If you find yourself discussing deep philosophical matters with a totally naked professor from London School of Economics -either you are tripping balls on acid in your living room, or- you might as well be at the Burning Man.
This festival during the past 30 years gained a reputation for being, well….quite trippy.
As almost every solid festival tradition, Burning Man has its starting point as a spontaneous act of expression. Within the countercultural movement of ´be sure to wear some flowers in your head´ – two friends from San Francisco, Larry Harvey and Jerry James stepped up their hippy game back in 1986 and randomly decided to burn a three-meter tall statue of a man on the beach as an act of summer solstice celebration. Somewhat 30 people gathered to watch.
Following the next years the amount of people dancing around the burning-man fire on summer solstice day was increasing steadily. The event has hit the right spot: combining the elements of some ancient magic with the sophistication of absurdity and (self) destruction, it somehow turned into a massive gathering with over 70.000 ´burners´ attending the festival yearly.
Over the first years of existence the event has mutated into an 8-day long event hidden in the middle of the backing-hot sultry Black Rock desert in Nevada. The festival starts on the last Monday of August at 00.01 and ends on the first Monday of September (Labor Day), with the culmination of the burning apogee falling on the sunset on Saturday. Full psychedelic experience can be ensured by the endless avant-garde art installations, dressed up or completely undressed crowd convulsing hardly on some trap music, full feeling of remote and complete isolation from the external world enhanced by, to say the least, severe weather conditions.
Burning Man has its starting point as a spontaneous act of expression
In the middle of the desert, with the scorching sunshine, dehydrated from various consumed substances and dancing, those ´burner´ folks will not be able to buy water anywhere around. At least not with the money. The festival promotes ´gift economy´ and as an antithesis to the consumerism, denies money in any form. Following the barter system, anything can be exchanged: a bottle of water to a lap-dance, cigarettes to hugs, banana to the pill of e. Gifts are unconditional and do not hold a material value, more of an emotional/essential one. DIY culture flows around promoting self-sufficiency, radical self-reliance and aiming to make people forget the outside world with the materialistic ever existed.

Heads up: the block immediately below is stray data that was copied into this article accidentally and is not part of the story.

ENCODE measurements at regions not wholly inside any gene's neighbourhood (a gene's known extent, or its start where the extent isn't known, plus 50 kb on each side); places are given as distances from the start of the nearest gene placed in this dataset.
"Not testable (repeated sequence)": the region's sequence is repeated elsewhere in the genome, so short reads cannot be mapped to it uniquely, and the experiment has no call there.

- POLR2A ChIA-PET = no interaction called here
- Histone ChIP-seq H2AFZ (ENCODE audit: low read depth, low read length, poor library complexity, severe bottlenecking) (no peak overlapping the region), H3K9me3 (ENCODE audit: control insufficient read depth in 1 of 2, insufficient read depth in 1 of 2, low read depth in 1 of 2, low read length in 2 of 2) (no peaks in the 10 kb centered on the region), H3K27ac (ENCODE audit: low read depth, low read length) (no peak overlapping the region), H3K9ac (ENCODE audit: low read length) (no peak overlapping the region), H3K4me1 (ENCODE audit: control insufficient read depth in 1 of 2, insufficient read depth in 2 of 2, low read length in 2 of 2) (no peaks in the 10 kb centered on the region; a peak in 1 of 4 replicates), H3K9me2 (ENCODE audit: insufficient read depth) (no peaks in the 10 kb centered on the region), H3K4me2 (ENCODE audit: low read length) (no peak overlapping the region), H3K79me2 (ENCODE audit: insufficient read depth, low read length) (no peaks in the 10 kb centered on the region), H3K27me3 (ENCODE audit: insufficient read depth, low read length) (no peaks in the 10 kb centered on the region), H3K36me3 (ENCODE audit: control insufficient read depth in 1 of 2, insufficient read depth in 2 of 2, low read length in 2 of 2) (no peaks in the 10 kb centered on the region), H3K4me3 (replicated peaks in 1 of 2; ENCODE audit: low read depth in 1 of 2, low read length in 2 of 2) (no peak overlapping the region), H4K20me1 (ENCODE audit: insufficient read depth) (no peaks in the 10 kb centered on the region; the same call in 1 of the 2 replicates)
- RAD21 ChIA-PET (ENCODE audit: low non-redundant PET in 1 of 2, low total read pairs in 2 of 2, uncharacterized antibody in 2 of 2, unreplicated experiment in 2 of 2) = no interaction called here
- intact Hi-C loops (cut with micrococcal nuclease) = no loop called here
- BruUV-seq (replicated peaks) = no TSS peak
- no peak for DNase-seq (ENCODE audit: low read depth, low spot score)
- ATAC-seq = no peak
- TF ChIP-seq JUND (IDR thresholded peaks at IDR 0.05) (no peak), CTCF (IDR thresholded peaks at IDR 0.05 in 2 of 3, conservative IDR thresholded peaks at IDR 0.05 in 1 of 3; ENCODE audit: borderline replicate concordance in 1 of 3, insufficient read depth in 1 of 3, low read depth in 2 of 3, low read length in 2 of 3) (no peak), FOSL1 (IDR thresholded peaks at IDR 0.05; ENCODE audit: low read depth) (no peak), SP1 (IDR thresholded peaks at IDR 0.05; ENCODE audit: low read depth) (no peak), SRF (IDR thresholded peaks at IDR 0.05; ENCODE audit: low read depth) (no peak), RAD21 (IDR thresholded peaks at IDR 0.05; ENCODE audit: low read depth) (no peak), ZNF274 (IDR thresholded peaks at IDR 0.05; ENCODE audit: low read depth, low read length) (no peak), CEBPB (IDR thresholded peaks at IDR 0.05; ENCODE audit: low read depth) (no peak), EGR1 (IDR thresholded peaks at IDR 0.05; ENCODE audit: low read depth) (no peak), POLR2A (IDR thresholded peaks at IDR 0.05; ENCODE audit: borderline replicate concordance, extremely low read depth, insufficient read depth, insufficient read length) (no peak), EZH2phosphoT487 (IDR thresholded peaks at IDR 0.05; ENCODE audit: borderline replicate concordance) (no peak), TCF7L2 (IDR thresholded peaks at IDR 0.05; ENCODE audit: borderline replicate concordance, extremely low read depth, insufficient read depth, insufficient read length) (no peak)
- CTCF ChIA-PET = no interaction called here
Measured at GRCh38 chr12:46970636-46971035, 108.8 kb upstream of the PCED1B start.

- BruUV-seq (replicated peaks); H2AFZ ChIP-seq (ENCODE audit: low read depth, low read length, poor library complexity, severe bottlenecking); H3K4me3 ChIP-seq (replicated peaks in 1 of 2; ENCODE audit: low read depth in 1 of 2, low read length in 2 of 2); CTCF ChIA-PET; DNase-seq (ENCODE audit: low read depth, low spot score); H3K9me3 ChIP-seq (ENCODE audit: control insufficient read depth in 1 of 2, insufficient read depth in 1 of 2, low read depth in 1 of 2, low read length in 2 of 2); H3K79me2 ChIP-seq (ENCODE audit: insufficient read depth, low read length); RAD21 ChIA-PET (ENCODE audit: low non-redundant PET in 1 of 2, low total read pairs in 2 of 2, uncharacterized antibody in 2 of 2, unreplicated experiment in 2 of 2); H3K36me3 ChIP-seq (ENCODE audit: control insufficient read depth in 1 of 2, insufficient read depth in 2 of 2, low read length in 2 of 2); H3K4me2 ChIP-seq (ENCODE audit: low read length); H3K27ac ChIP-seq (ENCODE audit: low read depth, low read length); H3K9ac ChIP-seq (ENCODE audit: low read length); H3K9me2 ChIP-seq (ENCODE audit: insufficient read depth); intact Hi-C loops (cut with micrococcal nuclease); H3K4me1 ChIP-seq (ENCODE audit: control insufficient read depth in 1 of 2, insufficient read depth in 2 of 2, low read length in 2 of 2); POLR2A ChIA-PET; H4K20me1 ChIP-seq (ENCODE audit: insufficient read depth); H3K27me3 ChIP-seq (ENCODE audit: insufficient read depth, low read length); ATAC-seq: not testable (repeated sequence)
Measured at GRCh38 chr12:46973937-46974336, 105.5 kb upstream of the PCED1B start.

Controversially, the price you have to pay to get to the place where no value is attached to money is quite up there. But let’s leave the never-ending discussions of commercialisation: surviving in the desert to some trippy music with a bunch of unforgettable weirdos is not an experience that can be put into economic terms. Whether or not Burning Man went mainstream and commercial way, we are safe to say that it has set the trend for many other booming festivals around the world.
The now widespread spirit of Burning Man culture is defined by ten major principles: radical inclusion, gifting, decommodificatios, radical self-reliance, radical self-expression, communal effort, civic responsibility, leaving no trace, participation, immediacy.
Those Ten Commandments form somewhat a perfectly utopian society of weirdos, hippies and stoners perfectly co-existing in one lovely desert.
Photos by: Alvin Nguyen
By Mariya Moisseyeva